I Lost My Eye in a Random Act of Gun Violence. Here's What I Need People to Know

This story is part of Health’s #RealLifeStrong series, where we are celebrating women who represent strength, resilience, and grace.

Last summer Jessica Felder, 27, was caught in gun crossfire when she was stopped at a stop sign. Now she’s sharing what she discovered in the moments she was sure she was going to die.

On July 2, 2018, I was heading to work as a bar manager around 6 p.m. I had spent the day hanging out with friends, and as I was driving out of the neighborhood, everything felt normal. And then nothing did.

I stopped at a stop sign and one car stopped on the left-hand side of me and another car stopped on the right side. Before I could realize what was happening, people in the cars got out and started shooting at each other. I was caught in the middle. There was nowhere to go.

How do you prepare for something like this? You can’t. I did the only thing I could: I got down. I knew my car was getting hit because the window on the driver’s side got shot. Then the firing stopped and everything was calm.

My first thought was, You have to get out of here, so I popped up. But they started shooting again, and that’s when I was shot in the face. Actually, I was shot in the eye, but I wouldn’t find that out until later, in the hospital.

Blood was streaming down my face. I was also shot in the hand and could see the bullet embedded in my flesh. With all the adrenaline though, there was no pain. Everything was running in slow motion. I thought to call for help but my phone wouldn’t unlock. It was too saturated with blood. I took a breath, saw that I could get my car out, and drove. I have no idea if there was anyone around me at that point. All I knew was that I just had to get out of there.

I had no plan. A right turn here. A left turn there. Hopefully I’ll end up somewhere, I thought. I saw a gas station and pulled in. Horrifyingly, it was closed. Now I was frightened. I kept thinking, I’m bleeding out of my face. I’m going to bleed out. I’m going to die. In a panic, I ran to the street to try to wave down cars for help. A couple minutes went by, and no one got out. This is where you will die, I thought. No one is going to help a girl on the side of the street covered in blood.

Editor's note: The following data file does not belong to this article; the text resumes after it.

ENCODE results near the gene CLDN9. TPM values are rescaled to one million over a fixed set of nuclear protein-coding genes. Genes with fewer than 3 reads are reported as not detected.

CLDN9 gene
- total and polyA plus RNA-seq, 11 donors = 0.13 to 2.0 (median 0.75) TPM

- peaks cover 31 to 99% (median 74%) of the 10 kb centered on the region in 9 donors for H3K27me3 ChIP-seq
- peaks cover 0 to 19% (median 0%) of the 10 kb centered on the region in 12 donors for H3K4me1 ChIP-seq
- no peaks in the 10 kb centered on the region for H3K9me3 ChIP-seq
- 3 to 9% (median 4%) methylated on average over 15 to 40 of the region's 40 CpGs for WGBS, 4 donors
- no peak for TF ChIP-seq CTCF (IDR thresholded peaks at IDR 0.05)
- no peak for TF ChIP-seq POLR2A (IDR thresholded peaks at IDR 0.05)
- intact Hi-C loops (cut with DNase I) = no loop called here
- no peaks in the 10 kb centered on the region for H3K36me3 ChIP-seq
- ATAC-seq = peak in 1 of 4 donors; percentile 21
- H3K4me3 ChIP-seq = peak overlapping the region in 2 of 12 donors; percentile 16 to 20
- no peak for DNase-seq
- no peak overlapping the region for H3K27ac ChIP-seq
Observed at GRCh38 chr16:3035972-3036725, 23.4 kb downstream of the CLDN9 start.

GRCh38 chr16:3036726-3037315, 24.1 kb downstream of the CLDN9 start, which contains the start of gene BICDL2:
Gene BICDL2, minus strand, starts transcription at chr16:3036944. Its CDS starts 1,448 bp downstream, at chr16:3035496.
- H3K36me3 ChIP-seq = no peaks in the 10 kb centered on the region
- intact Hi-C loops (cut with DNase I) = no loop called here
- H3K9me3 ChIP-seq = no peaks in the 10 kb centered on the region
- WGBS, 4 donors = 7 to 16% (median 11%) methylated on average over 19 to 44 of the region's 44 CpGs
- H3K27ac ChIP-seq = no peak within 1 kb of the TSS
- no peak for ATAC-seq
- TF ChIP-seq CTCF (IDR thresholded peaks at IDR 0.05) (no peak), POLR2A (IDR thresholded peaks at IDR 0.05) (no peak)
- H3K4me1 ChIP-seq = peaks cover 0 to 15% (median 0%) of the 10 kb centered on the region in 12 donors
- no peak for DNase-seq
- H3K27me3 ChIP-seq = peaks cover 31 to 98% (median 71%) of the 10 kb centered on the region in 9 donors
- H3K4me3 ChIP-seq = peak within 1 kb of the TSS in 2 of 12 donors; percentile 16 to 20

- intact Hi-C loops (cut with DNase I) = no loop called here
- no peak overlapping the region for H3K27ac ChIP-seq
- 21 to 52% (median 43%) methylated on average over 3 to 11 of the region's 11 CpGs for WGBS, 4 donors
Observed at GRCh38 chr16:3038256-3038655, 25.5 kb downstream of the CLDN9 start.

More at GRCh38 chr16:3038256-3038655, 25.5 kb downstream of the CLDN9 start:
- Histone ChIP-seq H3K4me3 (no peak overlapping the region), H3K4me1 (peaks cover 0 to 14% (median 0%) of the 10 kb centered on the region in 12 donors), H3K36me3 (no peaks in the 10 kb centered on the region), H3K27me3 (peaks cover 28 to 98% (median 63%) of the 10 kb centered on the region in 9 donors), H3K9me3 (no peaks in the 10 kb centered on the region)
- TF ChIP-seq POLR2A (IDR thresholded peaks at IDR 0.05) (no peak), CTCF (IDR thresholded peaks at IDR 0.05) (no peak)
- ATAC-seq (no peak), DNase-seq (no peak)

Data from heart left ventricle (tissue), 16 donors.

Then a group of people walked up and gathered around. That’s the last I remember until I woke up in the ambulance.

The paramedics were telling me to keep talking. I kept saying, “Please keep me alive for my mom.” I heard the drivers discussing which hospital to take me to, because my wounds were so bad.

You’re thinking about everything you value in life, and then you start to bargain to stay alive.

The next thing I recall is being pushed through the hospital, as my shirt, belt and pants were cut away; my shoes were thrown off;  and my piercings taken out. It was exactly like you see in the movies.

They put me under anesthesia. But I woke up right before going into the operating room. I remember making it a point to will my limbs to move, so the doctors knew I was still conscious. Luckily that got their attention. They gave me fentanyl and that was it. I have no memory after that.